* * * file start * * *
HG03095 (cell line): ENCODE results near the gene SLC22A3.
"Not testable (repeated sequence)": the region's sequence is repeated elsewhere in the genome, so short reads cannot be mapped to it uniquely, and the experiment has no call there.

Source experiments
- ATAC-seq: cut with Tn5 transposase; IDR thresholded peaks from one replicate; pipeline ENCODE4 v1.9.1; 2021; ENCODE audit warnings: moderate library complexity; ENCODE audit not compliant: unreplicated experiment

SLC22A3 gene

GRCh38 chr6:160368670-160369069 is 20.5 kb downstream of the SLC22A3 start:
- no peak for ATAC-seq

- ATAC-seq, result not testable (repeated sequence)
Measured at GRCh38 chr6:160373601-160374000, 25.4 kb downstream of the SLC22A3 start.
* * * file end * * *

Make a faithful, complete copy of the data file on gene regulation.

HG03095 (cell line): ENCODE results near the gene SLC22A3.
"Not testable (repeated sequence)": the region's sequence is repeated elsewhere in the genome, so short reads cannot be mapped to it uniquely, and the experiment has no call there.

Source experiments
- ATAC-seq: cut with Tn5 transposase; IDR thresholded peaks from one replicate; pipeline ENCODE4 v1.9.1; 2021; ENCODE audit warnings: moderate library complexity; ENCODE audit not compliant: unreplicated experiment

SLC22A3 gene

GRCh38 chr6:160368670-160369069 is 20.5 kb downstream of the SLC22A3 start:
- no peak for ATAC-seq

- ATAC-seq, result not testable (repeated sequence)
Measured at GRCh38 chr6:160373601-160374000, 25.4 kb downstream of the SLC22A3 start.